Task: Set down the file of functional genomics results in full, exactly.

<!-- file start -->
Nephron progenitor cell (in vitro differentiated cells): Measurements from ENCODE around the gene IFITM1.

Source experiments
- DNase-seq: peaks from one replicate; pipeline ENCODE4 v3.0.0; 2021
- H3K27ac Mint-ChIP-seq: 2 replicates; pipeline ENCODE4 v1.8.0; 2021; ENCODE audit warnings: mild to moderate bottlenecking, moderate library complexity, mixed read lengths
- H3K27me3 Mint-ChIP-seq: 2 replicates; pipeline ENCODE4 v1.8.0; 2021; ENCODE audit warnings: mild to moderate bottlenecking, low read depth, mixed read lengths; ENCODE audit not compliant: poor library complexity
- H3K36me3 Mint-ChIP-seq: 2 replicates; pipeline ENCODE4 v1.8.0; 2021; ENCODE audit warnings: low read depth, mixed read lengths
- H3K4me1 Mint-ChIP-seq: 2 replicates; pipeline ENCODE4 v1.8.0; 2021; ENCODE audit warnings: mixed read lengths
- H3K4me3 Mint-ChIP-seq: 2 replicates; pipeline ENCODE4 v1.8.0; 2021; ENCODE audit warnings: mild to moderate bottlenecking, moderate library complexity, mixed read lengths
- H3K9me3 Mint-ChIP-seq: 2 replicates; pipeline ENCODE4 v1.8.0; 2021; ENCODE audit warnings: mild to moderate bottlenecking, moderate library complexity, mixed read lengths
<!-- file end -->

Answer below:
Nephron progenitor cell (in vitro differentiated cells): Measurements from ENCODE around the gene IFITM1.

Source experiments
- DNase-seq: peaks from one replicate; pipeline ENCODE4 v3.0.0; 2021
- H3K27ac Mint-ChIP-seq: 2 replicates; pipeline ENCODE4 v1.8.0; 2021; ENCODE audit warnings: mild to moderate bottlenecking, moderate library complexity, mixed read lengths
- H3K27me3 Mint-ChIP-seq: 2 replicates; pipeline ENCODE4 v1.8.0; 2021; ENCODE audit warnings: mild to moderate bottlenecking, low read depth, mixed read lengths; ENCODE audit not compliant: poor library complexity
- H3K36me3 Mint-ChIP-seq: 2 replicates; pipeline ENCODE4 v1.8.0; 2021; ENCODE audit warnings: low read depth, mixed read lengths
- H3K4me1 Mint-ChIP-seq: 2 replicates; pipeline ENCODE4 v1.8.0; 2021; ENCODE audit warnings: mixed read lengths
- H3K4me3 Mint-ChIP-seq: 2 replicates; pipeline ENCODE4 v1.8.0; 2021; ENCODE audit warnings: mild to moderate bottlenecking, moderate library complexity, mixed read lengths
- H3K9me3 Mint-ChIP-seq: 2 replicates; pipeline ENCODE4 v1.8.0; 2021; ENCODE audit warnings: mild to moderate bottlenecking, moderate library complexity, mixed read lengths